1. The Laws of New York
  2. Consolidated Laws
  3. Not-For-Profit Corporation
  4. Article 10: Non-judicial Dissolution


Section 1006 Corporate action and survival of remedies after dissolution

Not-For-Profit Corporation (NPC)

  (a) After dissolution, a corporation shall not commence any new activities. A dissolved corporation, its directors, officers and members may continue to function for the purpose of winding up the affairs of the corporation in the same manner as if the dissolution had not taken place, except as otherwise provided in this chapter or by court order. In particular and without limiting the generality of the foregoing:

  (1) The directors of a dissolved corporation shall not be deemed to be trustees of its assets; title to such assets shall not vest in them, but shall remain in the corporation until transferred by it in its corporate name.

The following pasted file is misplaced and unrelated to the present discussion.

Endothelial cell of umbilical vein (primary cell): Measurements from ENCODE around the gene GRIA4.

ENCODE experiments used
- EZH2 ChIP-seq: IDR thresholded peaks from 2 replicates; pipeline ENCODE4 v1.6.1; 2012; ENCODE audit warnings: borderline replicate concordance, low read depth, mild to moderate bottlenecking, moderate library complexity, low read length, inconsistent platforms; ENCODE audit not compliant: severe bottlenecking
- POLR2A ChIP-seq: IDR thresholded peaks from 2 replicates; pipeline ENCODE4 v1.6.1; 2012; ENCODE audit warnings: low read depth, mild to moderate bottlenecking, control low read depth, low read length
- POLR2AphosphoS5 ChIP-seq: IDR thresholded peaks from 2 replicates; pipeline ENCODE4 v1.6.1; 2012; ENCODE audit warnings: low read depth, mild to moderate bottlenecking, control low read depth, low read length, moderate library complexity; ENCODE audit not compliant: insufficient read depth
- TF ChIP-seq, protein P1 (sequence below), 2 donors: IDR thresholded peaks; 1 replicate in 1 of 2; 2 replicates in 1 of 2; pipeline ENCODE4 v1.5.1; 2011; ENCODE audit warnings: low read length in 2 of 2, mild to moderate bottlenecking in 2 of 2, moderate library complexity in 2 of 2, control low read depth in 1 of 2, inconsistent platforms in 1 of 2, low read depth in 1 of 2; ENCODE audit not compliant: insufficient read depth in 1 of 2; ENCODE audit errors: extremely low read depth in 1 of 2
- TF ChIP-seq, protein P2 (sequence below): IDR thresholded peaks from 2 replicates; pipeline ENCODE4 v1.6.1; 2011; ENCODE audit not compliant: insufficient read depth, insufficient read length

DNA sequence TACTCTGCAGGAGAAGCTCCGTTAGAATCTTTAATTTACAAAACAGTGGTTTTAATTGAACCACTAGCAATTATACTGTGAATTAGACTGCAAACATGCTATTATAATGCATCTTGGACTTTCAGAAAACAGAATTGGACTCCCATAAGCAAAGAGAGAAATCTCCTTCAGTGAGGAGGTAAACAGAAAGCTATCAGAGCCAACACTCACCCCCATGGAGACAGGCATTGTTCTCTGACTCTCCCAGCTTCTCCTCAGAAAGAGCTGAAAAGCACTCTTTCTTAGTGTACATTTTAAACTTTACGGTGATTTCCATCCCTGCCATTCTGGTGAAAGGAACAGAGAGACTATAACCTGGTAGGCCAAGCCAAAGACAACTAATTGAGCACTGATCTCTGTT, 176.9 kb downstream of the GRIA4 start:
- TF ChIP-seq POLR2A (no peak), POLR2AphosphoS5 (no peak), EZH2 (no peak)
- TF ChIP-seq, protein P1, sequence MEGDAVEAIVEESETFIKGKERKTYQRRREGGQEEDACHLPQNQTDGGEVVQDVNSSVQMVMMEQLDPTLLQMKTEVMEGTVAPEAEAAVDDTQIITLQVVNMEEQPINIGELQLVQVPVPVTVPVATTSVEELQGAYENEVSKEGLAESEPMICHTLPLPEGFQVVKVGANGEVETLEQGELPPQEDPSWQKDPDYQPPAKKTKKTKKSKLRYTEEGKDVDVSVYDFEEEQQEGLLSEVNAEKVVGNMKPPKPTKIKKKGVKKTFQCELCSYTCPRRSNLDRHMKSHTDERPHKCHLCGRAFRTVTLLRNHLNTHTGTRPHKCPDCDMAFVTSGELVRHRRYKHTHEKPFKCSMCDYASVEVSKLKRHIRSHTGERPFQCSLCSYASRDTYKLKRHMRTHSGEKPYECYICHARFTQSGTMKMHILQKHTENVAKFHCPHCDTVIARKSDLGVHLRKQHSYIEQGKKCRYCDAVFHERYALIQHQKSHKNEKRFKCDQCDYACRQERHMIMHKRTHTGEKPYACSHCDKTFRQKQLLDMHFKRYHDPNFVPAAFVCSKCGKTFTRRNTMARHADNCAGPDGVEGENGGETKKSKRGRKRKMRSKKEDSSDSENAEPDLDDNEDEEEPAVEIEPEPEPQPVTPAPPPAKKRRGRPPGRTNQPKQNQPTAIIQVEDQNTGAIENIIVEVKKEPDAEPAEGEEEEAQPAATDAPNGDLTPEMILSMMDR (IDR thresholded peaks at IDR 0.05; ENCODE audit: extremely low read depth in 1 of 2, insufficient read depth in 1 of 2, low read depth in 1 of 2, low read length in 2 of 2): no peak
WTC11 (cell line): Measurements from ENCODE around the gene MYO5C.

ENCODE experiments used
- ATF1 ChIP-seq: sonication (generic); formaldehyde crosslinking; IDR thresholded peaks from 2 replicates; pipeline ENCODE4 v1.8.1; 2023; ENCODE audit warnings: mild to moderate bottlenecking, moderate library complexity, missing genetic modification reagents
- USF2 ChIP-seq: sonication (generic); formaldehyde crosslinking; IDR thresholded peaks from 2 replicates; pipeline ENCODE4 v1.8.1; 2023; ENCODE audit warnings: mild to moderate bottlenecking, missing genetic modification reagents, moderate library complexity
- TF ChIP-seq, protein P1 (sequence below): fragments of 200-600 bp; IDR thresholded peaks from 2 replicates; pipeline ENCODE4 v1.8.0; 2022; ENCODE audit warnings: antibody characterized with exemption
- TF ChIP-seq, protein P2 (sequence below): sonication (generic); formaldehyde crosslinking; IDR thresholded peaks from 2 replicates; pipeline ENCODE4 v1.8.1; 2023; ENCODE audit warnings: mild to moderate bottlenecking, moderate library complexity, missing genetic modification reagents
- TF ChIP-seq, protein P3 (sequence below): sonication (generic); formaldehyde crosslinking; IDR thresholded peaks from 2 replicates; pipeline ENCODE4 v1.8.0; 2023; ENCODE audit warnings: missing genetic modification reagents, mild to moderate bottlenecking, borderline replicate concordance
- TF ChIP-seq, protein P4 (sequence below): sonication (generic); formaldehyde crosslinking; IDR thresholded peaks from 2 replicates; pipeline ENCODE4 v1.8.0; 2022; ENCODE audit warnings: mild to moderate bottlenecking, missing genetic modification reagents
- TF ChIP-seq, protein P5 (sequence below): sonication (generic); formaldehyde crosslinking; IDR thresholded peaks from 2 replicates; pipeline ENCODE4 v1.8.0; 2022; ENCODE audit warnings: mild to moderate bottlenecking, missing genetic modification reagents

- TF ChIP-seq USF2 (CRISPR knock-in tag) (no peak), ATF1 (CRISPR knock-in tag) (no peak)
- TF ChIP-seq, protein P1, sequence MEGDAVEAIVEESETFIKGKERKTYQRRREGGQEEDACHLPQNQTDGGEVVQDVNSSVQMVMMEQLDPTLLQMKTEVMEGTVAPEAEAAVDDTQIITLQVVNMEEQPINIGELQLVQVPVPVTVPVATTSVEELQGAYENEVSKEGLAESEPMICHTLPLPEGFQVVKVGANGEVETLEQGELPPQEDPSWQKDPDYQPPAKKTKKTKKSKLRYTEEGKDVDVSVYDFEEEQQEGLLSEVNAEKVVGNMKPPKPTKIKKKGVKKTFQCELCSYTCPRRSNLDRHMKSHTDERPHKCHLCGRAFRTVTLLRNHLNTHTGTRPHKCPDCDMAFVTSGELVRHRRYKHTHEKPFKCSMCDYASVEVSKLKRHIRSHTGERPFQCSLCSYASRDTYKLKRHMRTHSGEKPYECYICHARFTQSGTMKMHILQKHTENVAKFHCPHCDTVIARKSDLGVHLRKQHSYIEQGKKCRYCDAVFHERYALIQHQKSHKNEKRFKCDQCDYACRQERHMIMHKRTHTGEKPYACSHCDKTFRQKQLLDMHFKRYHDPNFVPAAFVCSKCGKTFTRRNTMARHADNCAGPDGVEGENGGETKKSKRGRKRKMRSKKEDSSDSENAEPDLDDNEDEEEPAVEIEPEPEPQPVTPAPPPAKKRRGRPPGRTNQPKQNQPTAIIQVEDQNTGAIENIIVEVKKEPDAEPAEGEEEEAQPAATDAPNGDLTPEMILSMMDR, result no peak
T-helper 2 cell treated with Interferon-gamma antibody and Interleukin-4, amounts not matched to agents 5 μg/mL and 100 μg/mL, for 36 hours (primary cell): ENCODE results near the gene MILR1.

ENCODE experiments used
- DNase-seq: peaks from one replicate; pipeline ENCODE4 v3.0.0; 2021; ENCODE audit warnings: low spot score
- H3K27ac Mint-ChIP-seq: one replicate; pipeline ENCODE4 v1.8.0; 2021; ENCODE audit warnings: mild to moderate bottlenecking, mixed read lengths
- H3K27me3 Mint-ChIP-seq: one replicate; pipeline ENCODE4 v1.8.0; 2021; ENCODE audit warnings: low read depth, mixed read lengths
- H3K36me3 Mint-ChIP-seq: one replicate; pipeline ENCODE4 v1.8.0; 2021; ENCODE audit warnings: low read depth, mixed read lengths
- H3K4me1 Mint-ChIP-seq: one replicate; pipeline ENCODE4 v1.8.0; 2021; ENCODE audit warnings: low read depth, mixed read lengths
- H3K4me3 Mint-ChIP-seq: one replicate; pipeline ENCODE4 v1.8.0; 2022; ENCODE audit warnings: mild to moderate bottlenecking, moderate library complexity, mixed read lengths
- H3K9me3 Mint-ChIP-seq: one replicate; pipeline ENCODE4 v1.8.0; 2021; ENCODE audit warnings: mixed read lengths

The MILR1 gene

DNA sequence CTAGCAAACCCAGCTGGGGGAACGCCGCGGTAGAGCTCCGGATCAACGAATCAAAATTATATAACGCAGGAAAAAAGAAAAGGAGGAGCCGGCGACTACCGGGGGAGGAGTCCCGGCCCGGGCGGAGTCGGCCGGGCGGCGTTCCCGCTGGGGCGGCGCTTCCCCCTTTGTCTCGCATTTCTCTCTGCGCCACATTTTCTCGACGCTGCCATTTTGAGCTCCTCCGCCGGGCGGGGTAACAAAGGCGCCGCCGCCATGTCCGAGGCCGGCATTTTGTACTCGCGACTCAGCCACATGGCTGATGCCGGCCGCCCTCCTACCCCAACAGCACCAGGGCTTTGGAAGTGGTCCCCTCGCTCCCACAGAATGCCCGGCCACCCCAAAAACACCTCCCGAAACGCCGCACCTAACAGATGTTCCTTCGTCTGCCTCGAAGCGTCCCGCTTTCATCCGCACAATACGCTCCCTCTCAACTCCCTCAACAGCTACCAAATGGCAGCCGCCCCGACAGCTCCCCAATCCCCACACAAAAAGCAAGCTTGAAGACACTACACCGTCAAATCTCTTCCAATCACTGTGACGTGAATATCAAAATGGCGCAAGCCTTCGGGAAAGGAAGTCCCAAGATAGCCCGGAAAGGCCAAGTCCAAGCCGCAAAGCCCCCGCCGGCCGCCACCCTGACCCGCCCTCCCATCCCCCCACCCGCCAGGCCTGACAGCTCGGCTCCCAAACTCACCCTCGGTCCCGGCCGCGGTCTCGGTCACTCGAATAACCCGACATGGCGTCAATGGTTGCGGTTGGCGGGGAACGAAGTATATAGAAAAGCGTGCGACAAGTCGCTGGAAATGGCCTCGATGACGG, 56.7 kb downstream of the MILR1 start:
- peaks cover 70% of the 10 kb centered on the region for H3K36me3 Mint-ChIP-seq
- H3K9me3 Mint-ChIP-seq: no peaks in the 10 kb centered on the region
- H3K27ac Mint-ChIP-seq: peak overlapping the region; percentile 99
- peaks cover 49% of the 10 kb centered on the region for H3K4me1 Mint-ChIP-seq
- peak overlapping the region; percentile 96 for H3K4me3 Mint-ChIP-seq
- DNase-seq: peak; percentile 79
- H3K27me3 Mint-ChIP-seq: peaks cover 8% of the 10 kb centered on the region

(2) Dissolution shall not change quorum or voting requirements for the board or members, or provisions regarding election, appointment, resignation or removal of, or filling vacancies among, directors or officers, or provisions regarding amendment or repeal of by-laws or adoption of new by-laws.

  (3) Capital certificates may be transferred and determination of members for any purpose may be made without closing the record of members until such time, if any, as such record may be closed, and either the board or the members may close it.

  (4) The corporation may sue or be sued in all courts and participate in actions and proceedings, whether judicial, administrative, arbitrative or otherwise, in its corporate name, and process may be served by or upon it.

  (b) The dissolution of a corporation shall not affect any remedy available to or against such corporation, its directors, officers or members, for any right or claim existing or any liability incurred before such dissolution, except as provided in sections 1007 (Notice to creditors; filing or barring claims) or 1008 (Jurisdiction of supreme court to supervise dissolution and liquidation.)